Your RDA of Irony

February 13th: Promiscuity for Dummies

If Miley Cyrus considers marrying Warren Buffett, she should ponder the fate of Catherine Howard. On this day in 1542, Miss Howard–the all-too-nominal Mrs. Tudor–made history and the coroner’s report. The young lady had ignored the risks of adultery when married to Henry VIII. It was an act of treason and the punishment was a fatal form of divorce. Henry had gotten rid of Anne Boleyn that way. She actually had been innocent, but English Law did not permit divorce on the grounds that Boleyn was an annoying bitch. (She definitely was guilty of that). However, five men–including Anne’s own brother–were tortured into confessions of all sorts of orgies with Anne as the center attraction. That “evidence” convicted Anne Boleyn; of course, her lovers had to be killed as well. The Tower of London and executioners had a great year in 1536.

In the case of Catherine Howard, she really was guilty. Gee, how could a teenage girl want anyone other than a gross, gout-ridden syphilitic 50 year-old? Nevertheless, she should have been especially wary of the risks of being Mrs. Tudor; the late Anne Boleyn was her first cousin. Howard and her handsome young lover were caught, tried and executed. In an act of vicious pettiness, the Crown also executed a man who had “dated” Catherine before her marriage.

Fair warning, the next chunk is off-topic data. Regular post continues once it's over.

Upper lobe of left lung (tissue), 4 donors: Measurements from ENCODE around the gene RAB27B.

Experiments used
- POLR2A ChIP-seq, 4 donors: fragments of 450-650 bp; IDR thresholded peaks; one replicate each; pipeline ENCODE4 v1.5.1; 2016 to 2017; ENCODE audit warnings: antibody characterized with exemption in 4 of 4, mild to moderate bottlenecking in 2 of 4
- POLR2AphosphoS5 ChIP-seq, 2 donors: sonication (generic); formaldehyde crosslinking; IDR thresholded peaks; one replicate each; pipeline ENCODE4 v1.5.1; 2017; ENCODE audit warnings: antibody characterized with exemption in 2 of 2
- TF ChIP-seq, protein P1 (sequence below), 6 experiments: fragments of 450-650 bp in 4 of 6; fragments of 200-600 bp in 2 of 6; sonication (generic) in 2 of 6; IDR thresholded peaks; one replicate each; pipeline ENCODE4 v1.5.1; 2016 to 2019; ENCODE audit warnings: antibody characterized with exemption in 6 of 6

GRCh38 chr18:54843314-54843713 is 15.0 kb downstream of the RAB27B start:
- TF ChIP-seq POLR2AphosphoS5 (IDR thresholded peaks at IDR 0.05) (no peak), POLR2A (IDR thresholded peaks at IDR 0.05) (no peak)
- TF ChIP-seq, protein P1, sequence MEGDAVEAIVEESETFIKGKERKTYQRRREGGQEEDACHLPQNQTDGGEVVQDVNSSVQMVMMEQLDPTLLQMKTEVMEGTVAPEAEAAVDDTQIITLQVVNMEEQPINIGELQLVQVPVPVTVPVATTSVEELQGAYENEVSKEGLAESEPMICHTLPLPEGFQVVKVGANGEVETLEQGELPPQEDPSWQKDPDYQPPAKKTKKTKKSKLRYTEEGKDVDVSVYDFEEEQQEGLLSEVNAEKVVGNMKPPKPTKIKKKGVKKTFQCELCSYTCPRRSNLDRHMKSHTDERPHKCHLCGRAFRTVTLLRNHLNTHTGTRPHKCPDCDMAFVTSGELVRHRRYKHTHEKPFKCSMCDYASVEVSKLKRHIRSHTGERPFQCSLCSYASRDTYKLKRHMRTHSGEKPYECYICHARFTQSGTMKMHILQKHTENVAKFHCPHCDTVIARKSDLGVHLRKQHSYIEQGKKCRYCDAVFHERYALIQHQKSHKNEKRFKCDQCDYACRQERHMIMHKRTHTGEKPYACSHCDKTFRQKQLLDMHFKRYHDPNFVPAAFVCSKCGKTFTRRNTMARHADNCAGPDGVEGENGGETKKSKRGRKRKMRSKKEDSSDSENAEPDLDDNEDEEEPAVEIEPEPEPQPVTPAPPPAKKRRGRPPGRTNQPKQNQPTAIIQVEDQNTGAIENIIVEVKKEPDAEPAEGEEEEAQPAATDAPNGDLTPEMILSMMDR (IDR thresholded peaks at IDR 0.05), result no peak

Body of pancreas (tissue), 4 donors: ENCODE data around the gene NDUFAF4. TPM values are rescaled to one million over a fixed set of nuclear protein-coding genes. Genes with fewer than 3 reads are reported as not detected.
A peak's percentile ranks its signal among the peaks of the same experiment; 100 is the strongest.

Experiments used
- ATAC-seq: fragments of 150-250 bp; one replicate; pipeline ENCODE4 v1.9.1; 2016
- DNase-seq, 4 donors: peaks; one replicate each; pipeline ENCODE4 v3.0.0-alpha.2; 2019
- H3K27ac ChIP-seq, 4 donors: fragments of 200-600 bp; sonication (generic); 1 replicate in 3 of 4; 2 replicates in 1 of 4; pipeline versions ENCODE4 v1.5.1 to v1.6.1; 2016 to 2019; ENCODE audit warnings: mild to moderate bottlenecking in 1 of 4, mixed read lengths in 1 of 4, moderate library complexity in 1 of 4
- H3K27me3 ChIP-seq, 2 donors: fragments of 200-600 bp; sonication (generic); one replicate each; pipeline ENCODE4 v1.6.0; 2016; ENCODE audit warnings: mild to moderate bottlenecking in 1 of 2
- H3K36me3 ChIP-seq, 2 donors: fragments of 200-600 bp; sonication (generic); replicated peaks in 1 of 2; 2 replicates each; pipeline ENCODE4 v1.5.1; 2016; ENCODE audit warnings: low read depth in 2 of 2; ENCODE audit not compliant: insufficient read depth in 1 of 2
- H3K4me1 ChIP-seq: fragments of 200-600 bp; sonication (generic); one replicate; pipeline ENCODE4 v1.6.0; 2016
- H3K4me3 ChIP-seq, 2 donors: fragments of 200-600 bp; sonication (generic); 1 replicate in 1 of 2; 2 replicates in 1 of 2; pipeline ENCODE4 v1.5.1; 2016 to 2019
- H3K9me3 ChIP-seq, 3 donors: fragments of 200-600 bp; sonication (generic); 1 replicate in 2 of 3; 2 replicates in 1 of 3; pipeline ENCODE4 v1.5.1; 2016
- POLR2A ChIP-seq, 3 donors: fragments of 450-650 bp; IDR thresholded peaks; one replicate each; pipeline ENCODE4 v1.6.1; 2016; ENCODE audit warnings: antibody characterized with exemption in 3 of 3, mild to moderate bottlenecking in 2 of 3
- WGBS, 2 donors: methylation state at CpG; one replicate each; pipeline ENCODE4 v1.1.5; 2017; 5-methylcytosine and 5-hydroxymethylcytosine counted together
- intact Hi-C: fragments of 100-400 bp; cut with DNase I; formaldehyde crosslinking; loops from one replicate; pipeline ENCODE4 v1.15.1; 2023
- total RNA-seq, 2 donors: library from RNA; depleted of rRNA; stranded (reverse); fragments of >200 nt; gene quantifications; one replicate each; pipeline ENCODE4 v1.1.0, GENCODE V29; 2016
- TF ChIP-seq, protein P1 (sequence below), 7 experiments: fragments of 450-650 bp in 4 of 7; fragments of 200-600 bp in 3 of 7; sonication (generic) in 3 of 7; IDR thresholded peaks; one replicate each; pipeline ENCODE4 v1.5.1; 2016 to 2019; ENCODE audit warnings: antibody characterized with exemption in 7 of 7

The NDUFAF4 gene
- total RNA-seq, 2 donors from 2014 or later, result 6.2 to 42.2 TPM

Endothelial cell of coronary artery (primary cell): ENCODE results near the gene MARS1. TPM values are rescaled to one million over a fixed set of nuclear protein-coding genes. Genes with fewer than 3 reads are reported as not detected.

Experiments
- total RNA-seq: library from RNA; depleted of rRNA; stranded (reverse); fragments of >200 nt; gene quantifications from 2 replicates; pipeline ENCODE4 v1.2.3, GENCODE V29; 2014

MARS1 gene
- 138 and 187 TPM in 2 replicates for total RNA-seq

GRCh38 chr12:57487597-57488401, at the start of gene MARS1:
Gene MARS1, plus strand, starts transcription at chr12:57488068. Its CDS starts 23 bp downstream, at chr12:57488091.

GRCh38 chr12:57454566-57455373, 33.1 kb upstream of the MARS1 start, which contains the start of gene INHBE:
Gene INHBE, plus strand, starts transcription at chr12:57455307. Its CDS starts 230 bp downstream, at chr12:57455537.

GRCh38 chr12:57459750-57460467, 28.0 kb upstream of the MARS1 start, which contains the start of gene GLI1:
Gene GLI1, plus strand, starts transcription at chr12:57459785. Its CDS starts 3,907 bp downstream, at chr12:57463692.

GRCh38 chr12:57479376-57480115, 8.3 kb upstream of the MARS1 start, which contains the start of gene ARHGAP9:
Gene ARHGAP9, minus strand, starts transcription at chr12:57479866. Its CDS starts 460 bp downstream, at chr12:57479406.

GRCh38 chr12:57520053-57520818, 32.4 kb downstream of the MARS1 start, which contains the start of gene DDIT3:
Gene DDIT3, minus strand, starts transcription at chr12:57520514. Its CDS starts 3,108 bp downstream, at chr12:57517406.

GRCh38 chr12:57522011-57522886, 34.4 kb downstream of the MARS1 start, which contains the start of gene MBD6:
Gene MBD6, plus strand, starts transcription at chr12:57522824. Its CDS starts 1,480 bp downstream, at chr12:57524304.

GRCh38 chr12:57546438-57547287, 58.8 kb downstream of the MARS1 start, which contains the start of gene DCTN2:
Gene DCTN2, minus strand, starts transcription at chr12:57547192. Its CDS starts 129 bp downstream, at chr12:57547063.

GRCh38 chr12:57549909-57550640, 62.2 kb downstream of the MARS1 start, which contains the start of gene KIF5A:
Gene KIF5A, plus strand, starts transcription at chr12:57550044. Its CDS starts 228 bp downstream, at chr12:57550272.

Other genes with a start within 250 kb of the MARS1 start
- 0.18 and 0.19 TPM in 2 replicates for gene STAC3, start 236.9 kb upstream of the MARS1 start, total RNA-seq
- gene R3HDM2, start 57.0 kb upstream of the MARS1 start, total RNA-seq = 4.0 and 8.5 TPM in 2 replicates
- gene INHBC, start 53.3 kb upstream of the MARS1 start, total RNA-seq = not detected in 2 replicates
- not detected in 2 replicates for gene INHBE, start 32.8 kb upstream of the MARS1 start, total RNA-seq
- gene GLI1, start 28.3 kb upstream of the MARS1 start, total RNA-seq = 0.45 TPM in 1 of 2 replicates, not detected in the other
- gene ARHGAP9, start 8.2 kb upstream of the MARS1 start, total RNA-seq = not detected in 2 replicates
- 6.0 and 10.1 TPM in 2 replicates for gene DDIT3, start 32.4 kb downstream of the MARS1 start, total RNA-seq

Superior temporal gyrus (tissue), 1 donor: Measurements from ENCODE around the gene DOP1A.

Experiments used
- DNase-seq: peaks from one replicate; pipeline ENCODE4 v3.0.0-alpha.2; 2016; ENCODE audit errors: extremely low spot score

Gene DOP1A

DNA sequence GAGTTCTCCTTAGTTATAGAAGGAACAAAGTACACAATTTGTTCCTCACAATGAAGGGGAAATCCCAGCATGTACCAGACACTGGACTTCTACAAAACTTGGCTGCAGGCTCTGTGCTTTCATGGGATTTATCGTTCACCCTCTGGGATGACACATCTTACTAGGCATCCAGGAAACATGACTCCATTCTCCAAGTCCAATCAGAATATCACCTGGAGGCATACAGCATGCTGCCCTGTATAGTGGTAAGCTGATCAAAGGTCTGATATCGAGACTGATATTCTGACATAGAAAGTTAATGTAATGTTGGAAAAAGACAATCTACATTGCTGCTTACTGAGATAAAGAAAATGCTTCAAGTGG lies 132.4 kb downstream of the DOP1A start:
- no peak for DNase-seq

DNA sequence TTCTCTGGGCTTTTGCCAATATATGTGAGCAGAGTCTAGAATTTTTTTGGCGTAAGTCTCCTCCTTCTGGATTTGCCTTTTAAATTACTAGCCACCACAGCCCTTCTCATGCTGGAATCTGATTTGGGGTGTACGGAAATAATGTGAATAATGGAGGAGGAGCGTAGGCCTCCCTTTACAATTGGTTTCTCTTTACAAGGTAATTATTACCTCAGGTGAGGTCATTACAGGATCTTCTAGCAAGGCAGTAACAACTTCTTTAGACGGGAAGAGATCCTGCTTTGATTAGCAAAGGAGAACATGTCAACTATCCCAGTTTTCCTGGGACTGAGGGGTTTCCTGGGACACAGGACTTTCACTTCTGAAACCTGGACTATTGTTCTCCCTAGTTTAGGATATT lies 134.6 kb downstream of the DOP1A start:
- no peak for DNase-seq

If Catherine Howard wanted a role model, a good choice would have been Mary Boleyn. The older sister of Anne had been the mistress of both Francis I and Henry VIII and, aside from the syphilis, was no worse for the experiences. Mary understood the requirements of being a royal mistress: say yes, look grateful, and know your place. A king’s mistress is entitled to certain perks: jewelry, cushy jobs for her parasitic family and, if she should add to the family tree, a title of nobility for the royal bastard. But the prudent mistress does not make demands on the King and certainly would not cheat on him.

A prudent mistress is also a good loser. When Henry tired of Mary Boleyn, he followed etiquette and arranged a good marriage for her. She outlived her ambitious sister and reckless cousin. Furthermore, Mary, as Lady Carey, produced her own dynasty, and some of her descendants distinguished themselves among the fox-hunting classes. A great-great-great-etc. grandson named Winston had talent as a writer–among other things. And one of Mary’s living descendants is named for Anne Boleyn’s daughter and has the very same job.

  1. Mark Blitstein says:

    Excellent summary, and WITTY , as usual
    Mark(in Az…..see you March 3 at Solel)

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